Queen Anne’s County’s draft of the 2015 – 2025 Solid Waste Plan is online for public viewing and comment at qactv.com and it is scheduled to be presented at the March 12, Planning Commission meeting which is open to the public.
“We are interested in hearing from citizens their opinions about curbside trash collection and recycling pickups as well as moving toward a regional waste to energy project,” said Commissioner Paul Comfort .
Each county is required to submit a 10-year Solid Waste Plan, to the Maryland Department of the Environment (MDE). The plan includes an Executive Summary highlighting the content of each chapter along with a listing of goals and recommendations for the next decade.
The draft 2015 – 2025 Solid Waste Plan has been preliminary reviewed by MDE and all municipalities within Queen Anne’s County have been provided a copy for review and the incorporation of their specific municipal collection programs.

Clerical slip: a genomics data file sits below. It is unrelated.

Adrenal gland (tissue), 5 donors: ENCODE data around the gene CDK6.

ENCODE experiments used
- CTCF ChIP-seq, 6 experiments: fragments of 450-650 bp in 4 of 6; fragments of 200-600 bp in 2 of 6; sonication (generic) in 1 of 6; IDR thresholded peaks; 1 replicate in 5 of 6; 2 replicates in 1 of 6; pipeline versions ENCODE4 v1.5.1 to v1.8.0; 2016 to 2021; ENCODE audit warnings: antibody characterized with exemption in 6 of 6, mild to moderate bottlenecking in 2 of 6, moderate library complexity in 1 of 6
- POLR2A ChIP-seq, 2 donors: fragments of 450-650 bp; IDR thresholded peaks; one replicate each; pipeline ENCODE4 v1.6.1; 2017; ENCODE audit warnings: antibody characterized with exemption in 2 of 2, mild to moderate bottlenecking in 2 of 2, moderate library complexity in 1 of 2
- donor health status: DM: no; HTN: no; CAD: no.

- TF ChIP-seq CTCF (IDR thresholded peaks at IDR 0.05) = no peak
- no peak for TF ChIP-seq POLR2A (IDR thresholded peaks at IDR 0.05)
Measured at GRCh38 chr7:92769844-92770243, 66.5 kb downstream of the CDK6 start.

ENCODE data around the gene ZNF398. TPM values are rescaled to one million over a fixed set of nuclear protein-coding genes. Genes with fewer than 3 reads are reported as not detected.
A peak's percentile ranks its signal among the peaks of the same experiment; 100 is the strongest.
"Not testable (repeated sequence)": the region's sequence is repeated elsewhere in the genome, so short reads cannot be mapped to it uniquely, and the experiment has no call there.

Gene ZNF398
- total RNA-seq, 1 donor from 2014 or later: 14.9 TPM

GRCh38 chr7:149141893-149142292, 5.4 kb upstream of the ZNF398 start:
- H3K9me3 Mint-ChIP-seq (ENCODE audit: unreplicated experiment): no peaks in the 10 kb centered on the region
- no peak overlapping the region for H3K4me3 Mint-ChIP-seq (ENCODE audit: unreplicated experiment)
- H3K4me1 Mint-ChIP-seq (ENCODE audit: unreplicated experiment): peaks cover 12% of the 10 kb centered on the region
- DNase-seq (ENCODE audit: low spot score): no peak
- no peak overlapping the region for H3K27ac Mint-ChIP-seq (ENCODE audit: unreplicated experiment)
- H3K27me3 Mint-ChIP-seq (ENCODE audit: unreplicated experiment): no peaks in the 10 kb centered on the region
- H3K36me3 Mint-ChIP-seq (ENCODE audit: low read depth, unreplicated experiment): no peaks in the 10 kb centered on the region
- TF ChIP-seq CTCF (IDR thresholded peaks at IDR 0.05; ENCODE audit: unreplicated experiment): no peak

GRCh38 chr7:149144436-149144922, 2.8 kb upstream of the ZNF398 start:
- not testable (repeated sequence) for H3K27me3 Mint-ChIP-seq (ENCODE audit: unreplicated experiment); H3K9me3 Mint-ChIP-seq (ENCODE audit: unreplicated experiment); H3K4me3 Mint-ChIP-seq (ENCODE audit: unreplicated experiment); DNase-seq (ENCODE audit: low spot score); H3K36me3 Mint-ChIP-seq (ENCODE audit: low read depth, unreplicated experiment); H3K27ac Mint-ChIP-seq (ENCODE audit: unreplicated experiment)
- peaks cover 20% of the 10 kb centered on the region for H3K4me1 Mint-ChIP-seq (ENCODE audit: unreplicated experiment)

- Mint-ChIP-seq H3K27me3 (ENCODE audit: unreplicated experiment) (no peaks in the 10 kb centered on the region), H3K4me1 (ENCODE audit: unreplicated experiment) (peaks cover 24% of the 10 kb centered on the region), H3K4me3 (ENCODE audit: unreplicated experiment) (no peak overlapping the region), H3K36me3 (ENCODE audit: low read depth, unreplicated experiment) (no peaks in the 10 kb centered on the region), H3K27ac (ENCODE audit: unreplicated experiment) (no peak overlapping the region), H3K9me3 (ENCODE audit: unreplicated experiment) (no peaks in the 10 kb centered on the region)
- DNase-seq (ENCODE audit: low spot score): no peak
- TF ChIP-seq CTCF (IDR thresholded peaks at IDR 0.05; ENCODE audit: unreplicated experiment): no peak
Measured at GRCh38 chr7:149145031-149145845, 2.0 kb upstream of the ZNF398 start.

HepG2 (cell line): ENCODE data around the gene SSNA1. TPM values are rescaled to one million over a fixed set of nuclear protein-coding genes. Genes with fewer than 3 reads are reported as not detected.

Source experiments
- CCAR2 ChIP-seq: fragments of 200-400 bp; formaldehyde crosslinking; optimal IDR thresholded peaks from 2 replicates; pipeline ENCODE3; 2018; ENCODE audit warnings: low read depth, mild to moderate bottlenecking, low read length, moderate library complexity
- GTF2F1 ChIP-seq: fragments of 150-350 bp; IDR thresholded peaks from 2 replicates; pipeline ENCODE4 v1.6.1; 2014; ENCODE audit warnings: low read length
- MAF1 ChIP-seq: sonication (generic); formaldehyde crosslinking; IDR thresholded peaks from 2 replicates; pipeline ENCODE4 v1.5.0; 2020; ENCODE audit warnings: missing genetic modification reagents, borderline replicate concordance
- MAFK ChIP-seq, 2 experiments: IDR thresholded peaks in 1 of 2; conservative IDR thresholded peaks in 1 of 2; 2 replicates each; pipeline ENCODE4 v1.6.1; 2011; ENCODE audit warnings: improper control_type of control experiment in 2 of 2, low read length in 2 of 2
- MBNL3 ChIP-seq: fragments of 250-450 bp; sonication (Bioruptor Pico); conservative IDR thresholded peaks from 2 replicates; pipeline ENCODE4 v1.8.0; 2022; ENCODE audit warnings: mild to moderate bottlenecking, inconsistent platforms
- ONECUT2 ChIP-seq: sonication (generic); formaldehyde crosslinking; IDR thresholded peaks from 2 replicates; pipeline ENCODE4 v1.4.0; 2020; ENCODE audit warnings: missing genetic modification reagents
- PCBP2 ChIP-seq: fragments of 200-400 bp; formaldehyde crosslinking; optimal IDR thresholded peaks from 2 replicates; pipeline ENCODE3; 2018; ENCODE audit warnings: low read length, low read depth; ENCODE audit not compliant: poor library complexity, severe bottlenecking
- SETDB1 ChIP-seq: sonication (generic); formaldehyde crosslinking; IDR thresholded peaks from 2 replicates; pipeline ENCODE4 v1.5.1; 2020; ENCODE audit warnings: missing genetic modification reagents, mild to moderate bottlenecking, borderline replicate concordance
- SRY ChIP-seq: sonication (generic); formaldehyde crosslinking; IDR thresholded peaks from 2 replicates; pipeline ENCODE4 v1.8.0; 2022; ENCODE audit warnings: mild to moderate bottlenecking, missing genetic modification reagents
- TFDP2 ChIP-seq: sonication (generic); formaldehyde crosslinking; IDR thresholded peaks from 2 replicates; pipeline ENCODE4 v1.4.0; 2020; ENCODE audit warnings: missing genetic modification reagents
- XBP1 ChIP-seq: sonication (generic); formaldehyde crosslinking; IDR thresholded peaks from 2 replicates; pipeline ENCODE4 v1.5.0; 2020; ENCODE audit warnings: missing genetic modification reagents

A public hearing will be held this spring after the Planning Commission and the County Commissioners review the documents and come to a consensus. The purpose of the public hearing is to receive public comment and begin the formal adoption process.
The Midshore Regional Solid Waste System consists of four planned facilities that will serve the municipal solid waste needs of Talbot, Caroline, Kent and Queen Anne’s Counties for 80 years. This unique partnership is the only regional solid waste management agreement in Maryland, according to Maryland Environmental Service. To date, two of the four landfills have been constructed. Maryland Environmental Service owns and operates both of the landfills. Midshore I, located in Talbot County, was the first landfill built, operating for a successful 20-year period beginning in 1991 and ending on December 31, 2010.
The Midshore II Regional Solid Waste Facility, in Caroline County, began full-scale commercial operation in January 2011. The site will continue to operate for the next 18 years. The average daily solid waste volume received at Midshore II is 400 tons.